The sweatshirt, spotted amid the mob that stormed the U.S. Capitol, seemed designed to provoke fear.
“Camp Auschwitz,” it read, along with the message “Work brings freedom” — a rough translation of the message that greeted Jewish prisoners at the infamous Nazi concentration camp.
The back of the shirt said “Staff.”
A photo of the man wearing the sweatshirt was just one of the images of hateful symbols that have circulated from the mob, whose violence led to four deaths and wreaked havoc on Congress. Confederate flags and nooses were among the overt hate signs that the insurrection brought into the Capitol…
Other slogans — on flags, clothing or signs — were code for a gamut of conspiracy theories and extremist ideologies. Here’s what you need to know about them and the far-right movements they represent.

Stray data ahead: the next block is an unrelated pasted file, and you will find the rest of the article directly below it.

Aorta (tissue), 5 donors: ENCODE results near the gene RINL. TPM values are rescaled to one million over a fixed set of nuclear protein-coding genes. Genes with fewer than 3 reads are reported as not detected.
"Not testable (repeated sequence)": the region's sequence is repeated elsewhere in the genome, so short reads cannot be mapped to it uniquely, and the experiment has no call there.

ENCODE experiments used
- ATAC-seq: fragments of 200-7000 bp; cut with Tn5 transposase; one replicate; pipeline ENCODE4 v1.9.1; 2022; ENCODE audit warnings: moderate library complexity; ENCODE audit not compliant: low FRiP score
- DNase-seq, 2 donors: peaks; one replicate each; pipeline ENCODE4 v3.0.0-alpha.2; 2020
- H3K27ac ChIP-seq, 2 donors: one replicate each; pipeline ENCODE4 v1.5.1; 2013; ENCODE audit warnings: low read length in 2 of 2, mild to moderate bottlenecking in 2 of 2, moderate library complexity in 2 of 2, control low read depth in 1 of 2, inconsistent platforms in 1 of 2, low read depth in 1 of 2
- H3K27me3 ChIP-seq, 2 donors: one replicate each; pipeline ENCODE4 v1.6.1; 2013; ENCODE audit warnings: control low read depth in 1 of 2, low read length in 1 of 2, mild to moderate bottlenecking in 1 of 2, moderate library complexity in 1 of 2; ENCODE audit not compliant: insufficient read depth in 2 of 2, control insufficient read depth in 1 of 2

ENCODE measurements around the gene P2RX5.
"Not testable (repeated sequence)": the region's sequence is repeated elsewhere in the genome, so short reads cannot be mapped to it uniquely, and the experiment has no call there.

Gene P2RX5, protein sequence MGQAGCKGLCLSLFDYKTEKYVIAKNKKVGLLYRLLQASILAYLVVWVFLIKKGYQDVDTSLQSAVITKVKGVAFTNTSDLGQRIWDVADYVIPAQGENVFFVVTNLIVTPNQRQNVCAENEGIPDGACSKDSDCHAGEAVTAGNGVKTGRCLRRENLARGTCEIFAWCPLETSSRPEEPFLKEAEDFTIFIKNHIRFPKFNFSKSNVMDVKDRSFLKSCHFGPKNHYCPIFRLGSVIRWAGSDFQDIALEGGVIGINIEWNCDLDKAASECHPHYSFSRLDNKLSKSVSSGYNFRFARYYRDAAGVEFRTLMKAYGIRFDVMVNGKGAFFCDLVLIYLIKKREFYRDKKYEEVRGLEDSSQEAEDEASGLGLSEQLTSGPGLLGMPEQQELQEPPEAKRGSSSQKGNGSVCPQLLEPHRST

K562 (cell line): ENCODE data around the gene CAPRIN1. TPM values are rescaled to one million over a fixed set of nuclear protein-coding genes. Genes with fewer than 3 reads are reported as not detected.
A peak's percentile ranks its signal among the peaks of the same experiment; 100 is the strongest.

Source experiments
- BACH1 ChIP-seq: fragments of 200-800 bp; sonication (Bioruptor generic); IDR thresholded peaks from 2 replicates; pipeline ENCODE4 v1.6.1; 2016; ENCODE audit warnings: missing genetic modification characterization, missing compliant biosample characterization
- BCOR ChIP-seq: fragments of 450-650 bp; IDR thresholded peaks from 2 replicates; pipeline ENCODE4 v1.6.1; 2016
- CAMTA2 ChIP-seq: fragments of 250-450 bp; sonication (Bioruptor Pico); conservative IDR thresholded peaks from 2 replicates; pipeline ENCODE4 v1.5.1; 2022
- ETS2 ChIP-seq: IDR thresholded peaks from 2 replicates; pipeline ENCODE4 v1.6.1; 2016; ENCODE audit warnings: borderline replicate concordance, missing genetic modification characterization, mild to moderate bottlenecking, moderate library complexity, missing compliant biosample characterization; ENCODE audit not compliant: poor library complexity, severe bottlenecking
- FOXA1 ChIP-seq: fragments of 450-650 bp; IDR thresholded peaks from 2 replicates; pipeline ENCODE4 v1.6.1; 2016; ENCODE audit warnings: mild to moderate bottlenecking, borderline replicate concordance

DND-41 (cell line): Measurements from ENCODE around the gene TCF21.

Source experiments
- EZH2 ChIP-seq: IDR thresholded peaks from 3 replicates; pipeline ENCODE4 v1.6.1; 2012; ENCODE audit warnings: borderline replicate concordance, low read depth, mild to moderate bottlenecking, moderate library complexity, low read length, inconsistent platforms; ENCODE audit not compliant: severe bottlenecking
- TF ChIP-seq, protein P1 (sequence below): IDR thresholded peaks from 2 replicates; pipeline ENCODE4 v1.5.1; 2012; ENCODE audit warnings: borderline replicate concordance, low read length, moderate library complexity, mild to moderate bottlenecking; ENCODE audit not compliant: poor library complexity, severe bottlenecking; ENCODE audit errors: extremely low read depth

Click the link up top, first two words of this post, and carry on through the entire piece. Many of you may know of the detail and depth of Nazi arrogance these criminals embrace. My peers in movements against racism, bigotry, fighting for international peace…never forget. Some of you may need to learn.
It’s been about 50 years since I visited Auschwitz. An international memorial, now, to the millions, who died at the hands of fascist Germany. I was there with a woman a couple decades older than me. Her husband, her two sons, were murdered there. She escaped to the Soviet Union – and then courageously went back into Poland, into the Underground Resistance, to help organize more escapes from that pit of death and torture.
One of the bravest people I’ve ever known.